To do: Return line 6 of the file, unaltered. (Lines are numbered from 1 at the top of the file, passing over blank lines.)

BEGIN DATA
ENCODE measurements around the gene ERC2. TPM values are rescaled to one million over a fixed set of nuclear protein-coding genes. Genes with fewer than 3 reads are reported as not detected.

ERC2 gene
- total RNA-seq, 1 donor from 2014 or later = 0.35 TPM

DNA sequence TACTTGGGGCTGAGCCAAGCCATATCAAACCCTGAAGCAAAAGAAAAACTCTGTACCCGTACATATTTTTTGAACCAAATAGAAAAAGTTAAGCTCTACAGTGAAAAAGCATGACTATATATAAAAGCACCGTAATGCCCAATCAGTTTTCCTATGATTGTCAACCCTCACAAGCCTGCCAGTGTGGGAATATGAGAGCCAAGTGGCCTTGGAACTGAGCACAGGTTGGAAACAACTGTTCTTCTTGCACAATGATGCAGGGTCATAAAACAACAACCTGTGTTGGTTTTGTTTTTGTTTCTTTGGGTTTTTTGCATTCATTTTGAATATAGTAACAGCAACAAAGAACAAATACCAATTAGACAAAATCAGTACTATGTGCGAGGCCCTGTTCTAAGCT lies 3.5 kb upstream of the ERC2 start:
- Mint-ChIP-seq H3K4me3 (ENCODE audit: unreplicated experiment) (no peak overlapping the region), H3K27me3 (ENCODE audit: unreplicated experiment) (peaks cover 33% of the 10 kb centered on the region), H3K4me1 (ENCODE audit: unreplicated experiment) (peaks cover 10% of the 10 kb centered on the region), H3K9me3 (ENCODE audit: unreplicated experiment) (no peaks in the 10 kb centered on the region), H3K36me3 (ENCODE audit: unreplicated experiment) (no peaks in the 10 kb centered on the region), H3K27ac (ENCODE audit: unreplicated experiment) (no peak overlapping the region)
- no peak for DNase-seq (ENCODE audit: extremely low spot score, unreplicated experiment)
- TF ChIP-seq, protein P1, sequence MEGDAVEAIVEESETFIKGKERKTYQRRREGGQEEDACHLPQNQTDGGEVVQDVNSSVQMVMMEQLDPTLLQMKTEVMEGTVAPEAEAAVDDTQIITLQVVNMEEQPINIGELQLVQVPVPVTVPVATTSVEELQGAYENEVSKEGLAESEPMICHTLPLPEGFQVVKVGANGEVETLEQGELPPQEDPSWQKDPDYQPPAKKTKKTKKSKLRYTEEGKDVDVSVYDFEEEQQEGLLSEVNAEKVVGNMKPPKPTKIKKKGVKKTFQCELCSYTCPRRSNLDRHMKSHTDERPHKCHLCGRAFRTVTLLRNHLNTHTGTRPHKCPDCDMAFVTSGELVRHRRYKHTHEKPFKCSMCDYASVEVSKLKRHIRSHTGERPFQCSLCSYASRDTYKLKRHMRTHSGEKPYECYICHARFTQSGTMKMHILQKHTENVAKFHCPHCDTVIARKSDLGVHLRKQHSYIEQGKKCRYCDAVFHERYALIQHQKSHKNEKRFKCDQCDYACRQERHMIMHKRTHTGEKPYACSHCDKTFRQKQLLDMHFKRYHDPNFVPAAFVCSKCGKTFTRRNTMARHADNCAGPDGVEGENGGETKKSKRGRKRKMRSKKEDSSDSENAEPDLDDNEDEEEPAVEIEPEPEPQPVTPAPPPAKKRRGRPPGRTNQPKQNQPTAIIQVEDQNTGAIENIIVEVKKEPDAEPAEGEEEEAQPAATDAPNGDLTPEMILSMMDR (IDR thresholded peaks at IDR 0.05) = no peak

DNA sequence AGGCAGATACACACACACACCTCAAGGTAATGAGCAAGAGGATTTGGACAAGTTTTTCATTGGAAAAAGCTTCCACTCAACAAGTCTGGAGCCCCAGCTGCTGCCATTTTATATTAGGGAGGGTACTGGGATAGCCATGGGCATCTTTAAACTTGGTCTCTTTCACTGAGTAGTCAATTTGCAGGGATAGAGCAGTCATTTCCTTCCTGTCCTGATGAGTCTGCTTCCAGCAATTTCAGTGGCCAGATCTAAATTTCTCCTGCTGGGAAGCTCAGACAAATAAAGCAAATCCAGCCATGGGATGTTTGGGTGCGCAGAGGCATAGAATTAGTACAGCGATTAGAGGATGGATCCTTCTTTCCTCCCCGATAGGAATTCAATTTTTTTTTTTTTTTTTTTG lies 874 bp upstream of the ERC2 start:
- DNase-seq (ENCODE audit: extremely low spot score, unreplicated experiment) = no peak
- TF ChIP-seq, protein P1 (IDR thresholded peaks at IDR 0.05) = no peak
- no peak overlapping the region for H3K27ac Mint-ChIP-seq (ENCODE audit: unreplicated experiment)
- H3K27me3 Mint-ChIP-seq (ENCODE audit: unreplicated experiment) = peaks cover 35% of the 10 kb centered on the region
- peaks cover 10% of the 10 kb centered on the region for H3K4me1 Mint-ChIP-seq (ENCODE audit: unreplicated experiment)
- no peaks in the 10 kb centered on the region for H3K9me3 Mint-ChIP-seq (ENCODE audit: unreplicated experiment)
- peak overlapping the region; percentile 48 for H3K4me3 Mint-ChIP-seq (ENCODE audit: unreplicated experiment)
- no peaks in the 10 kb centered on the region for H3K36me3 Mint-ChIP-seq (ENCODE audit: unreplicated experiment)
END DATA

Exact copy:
- no peak for DNase-seq (ENCODE audit: extremely low spot score, unreplicated experiment)